Mickelson takes mulligan on tax comments
(Reuters) - Four-times major champion Phil Mickelson has taken a mulligan, in golfing parlance, and apologized for publicly venting his feelings about soaring tax rates for millionaires in his native California.
The 42-year-old told reporters after last week's Humana Challenge he was considering making "drastic changes" because of spiking federal and state tax rates but on Tuesday he said he should have kept his thoughts to himself.
"Finances and taxes are a personal matter and I should not have made my opinions on them public," Mickelson said in a statement released by his management company.
"I apologize to those I have upset or insulted and assure you I intend to not let it happen again."
Mickelson, a 40-times winner on the PGA Tour, has piled up career earnings of more than $67 million and considerably more via corporate endorsements and his golf course design company.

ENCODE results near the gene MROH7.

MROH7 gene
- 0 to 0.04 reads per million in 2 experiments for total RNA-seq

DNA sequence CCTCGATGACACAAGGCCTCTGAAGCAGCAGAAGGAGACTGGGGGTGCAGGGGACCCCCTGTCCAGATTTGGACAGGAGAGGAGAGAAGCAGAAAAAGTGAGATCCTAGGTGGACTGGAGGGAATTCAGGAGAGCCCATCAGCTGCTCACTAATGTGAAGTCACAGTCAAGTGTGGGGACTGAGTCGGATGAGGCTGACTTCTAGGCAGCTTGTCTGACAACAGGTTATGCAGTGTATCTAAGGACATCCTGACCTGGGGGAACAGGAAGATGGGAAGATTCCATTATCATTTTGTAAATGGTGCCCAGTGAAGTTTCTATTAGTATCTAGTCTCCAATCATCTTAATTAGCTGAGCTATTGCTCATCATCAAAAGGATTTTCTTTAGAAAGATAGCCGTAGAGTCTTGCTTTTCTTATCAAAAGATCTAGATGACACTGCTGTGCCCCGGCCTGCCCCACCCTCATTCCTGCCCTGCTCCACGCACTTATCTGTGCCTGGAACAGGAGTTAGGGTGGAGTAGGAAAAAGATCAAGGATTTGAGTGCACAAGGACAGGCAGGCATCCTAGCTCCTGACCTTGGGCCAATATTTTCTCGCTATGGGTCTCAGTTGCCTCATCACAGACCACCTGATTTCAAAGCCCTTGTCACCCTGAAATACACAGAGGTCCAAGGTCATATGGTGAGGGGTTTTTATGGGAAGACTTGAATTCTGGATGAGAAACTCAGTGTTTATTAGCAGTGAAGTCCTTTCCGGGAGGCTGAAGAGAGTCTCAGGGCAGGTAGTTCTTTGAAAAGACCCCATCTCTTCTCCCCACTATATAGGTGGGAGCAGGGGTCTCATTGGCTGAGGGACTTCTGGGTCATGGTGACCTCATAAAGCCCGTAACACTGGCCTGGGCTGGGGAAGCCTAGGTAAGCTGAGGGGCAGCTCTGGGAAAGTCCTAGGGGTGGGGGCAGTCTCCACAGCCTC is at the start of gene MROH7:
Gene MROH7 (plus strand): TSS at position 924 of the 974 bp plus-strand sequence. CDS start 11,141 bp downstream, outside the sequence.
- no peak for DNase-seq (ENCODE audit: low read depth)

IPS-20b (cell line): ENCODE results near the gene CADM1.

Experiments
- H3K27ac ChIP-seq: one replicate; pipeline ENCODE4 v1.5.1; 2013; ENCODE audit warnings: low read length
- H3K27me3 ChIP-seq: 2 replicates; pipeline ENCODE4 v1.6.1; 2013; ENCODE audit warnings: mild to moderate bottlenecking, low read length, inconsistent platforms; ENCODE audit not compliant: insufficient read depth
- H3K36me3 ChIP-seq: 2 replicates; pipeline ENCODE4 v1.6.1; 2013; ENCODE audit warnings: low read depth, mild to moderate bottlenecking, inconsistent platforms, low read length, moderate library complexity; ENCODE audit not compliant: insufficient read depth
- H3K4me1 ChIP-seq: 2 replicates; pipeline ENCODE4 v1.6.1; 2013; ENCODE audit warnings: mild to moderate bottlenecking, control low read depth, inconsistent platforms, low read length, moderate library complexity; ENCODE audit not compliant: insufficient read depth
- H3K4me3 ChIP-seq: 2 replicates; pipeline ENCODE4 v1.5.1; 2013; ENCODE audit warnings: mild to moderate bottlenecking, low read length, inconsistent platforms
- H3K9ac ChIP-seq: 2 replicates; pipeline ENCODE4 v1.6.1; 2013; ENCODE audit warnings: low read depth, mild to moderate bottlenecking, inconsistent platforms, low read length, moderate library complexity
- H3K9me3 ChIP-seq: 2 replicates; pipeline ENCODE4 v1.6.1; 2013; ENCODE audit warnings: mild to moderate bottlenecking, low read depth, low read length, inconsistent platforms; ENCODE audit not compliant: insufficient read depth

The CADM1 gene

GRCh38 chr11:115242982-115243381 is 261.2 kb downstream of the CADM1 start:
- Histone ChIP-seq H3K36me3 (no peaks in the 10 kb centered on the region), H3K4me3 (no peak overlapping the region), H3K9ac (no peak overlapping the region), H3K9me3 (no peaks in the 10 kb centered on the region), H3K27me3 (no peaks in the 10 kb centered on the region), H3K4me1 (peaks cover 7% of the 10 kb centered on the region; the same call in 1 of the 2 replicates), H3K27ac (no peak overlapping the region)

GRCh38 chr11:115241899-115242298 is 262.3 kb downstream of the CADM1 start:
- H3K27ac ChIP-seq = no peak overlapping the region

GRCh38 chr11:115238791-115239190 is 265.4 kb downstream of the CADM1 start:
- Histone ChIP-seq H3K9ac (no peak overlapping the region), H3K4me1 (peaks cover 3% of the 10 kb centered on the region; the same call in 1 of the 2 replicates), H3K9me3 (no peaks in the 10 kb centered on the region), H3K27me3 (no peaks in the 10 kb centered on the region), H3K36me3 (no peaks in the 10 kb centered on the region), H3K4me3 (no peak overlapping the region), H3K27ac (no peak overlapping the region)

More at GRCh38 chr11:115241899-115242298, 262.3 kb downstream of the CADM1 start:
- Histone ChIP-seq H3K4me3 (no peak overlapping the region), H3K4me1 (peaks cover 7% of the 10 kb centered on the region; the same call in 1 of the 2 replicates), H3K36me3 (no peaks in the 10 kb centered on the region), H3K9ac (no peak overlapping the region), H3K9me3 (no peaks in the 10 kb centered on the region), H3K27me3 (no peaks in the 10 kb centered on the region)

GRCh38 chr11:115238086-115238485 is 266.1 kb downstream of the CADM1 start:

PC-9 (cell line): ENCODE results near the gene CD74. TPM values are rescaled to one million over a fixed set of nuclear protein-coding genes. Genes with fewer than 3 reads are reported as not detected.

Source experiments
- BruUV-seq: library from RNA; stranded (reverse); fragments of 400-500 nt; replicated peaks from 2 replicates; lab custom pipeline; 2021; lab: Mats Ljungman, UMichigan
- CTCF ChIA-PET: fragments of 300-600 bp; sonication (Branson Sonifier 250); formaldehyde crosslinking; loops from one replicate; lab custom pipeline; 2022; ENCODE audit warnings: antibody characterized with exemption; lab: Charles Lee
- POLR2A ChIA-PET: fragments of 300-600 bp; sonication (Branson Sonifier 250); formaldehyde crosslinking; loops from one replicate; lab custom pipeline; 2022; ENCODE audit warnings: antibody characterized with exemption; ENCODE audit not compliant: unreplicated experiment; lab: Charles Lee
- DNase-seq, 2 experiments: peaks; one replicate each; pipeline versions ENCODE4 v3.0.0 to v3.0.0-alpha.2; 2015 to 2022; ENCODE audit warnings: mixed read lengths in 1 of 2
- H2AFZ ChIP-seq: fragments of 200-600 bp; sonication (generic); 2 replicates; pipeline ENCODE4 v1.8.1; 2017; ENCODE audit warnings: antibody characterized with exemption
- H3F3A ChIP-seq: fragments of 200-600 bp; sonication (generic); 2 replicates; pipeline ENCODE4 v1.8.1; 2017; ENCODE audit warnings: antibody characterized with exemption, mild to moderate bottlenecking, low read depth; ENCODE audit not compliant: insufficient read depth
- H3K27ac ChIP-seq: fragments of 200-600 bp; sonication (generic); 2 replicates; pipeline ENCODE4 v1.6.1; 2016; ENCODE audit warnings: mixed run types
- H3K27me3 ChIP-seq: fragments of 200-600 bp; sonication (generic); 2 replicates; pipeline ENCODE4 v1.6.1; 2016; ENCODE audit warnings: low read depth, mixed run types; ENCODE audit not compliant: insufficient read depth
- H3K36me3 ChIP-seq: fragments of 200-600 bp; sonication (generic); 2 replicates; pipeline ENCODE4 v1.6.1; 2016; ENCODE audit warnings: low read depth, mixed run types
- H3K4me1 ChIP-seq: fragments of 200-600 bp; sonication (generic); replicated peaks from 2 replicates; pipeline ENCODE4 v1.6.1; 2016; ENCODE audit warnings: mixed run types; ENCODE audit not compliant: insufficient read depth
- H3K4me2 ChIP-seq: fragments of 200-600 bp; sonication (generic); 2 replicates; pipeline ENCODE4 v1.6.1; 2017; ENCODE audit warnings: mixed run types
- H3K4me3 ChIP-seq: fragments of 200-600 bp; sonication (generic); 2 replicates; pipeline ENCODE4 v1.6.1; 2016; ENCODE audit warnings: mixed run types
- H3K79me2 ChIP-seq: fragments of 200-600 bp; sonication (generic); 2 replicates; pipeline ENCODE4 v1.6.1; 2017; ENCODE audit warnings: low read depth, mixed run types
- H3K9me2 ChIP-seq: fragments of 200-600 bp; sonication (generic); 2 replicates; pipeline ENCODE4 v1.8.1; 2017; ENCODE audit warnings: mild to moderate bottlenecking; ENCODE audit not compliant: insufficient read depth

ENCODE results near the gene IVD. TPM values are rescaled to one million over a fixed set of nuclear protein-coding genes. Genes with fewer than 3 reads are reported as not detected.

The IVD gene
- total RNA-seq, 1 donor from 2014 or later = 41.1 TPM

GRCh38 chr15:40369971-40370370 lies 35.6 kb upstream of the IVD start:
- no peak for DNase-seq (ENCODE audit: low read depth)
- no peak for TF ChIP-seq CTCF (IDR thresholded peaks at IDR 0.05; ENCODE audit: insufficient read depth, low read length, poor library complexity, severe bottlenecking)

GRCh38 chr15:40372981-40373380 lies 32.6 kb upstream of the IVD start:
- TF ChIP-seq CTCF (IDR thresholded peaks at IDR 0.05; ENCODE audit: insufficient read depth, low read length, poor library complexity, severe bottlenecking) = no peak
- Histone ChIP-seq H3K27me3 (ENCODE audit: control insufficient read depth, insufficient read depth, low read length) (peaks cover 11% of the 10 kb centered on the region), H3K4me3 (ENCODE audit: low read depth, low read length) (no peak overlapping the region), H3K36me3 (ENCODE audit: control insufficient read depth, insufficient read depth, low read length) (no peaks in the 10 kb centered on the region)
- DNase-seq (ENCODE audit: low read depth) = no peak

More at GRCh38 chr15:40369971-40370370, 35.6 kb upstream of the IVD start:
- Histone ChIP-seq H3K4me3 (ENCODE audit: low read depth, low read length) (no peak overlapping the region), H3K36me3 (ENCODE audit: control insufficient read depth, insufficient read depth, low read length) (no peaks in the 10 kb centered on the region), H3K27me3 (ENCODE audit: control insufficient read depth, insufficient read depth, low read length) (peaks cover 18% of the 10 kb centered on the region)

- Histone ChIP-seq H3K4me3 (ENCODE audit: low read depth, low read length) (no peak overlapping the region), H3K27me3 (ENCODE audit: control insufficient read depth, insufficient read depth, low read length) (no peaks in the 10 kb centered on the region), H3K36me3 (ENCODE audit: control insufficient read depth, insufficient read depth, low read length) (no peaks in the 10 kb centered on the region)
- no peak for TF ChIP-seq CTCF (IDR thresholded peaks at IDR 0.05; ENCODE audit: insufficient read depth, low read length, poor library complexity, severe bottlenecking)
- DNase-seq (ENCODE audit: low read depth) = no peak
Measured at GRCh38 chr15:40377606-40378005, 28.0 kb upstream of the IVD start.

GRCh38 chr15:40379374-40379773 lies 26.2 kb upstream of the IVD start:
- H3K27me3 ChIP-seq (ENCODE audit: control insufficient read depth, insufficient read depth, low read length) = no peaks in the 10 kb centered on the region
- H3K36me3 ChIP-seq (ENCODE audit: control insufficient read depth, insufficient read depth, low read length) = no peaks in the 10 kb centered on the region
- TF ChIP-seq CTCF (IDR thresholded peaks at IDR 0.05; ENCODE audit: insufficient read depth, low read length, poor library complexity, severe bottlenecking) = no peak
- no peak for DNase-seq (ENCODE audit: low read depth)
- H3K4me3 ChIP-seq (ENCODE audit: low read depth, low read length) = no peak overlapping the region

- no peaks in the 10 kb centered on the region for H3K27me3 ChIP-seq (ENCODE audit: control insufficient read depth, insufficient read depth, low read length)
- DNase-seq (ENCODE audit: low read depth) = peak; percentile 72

According to Forbes magazine, the American left-hander earned $43 million in endorsements in 2012, second only to Tiger Woods among golfers and seventh among all athletes.
"Well, it's been an interesting off-season, and I'm going to have to make some drastic changes," Mickelson told reporters after tying for 37th place at 17 under at the Humana Challenge on Sunday in his first tournament of the season.
"I'm not going to jump the gun and do it right away, but I will be making some drastic changes. I happen to be in that zone that has been targeted both federally and by the state and it doesn't work for me right now."
California voters in November approved Proposition 30, which raised state income tax to 13.3 percent on earnings of $1 million or more, a 29.13 percent increase over the previous "millionaires" tax of 10.3 percent. Continued...